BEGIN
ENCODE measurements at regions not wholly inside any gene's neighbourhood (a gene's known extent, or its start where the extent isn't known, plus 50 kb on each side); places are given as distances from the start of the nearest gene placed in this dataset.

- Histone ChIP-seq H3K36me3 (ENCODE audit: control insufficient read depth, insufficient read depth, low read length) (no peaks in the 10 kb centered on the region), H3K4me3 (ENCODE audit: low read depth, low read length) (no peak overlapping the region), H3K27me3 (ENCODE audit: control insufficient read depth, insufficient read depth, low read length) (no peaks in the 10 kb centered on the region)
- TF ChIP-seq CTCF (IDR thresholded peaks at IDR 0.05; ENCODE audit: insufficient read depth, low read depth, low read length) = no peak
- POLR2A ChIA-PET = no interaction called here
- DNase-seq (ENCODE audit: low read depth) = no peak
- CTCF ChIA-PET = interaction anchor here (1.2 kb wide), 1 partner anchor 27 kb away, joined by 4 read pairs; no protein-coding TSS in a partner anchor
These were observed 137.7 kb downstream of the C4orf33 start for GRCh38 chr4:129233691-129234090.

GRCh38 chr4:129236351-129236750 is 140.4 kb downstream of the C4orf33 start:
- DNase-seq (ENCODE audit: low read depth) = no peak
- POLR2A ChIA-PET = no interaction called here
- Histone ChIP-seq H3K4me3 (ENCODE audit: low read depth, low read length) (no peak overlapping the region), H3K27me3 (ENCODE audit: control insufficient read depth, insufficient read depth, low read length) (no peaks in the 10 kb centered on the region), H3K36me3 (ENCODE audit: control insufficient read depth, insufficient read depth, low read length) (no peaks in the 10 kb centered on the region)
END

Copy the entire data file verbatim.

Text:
ENCODE measurements at regions not wholly inside any gene's neighbourhood (a gene's known extent, or its start where the extent isn't known, plus 50 kb on each side); places are given as distances from the start of the nearest gene placed in this dataset.

- Histone ChIP-seq H3K36me3 (ENCODE audit: control insufficient read depth, insufficient read depth, low read length) (no peaks in the 10 kb centered on the region), H3K4me3 (ENCODE audit: low read depth, low read length) (no peak overlapping the region), H3K27me3 (ENCODE audit: control insufficient read depth, insufficient read depth, low read length) (no peaks in the 10 kb centered on the region)
- TF ChIP-seq CTCF (IDR thresholded peaks at IDR 0.05; ENCODE audit: insufficient read depth, low read depth, low read length) = no peak
- POLR2A ChIA-PET = no interaction called here
- DNase-seq (ENCODE audit: low read depth) = no peak
- CTCF ChIA-PET = interaction anchor here (1.2 kb wide), 1 partner anchor 27 kb away, joined by 4 read pairs; no protein-coding TSS in a partner anchor
These were observed 137.7 kb downstream of the C4orf33 start for GRCh38 chr4:129233691-129234090.

GRCh38 chr4:129236351-129236750 is 140.4 kb downstream of the C4orf33 start:
- DNase-seq (ENCODE audit: low read depth) = no peak
- POLR2A ChIA-PET = no interaction called here
- Histone ChIP-seq H3K4me3 (ENCODE audit: low read depth, low read length) (no peak overlapping the region), H3K27me3 (ENCODE audit: control insufficient read depth, insufficient read depth, low read length) (no peaks in the 10 kb centered on the region), H3K36me3 (ENCODE audit: control insufficient read depth, insufficient read depth, low read length) (no peaks in the 10 kb centered on the region)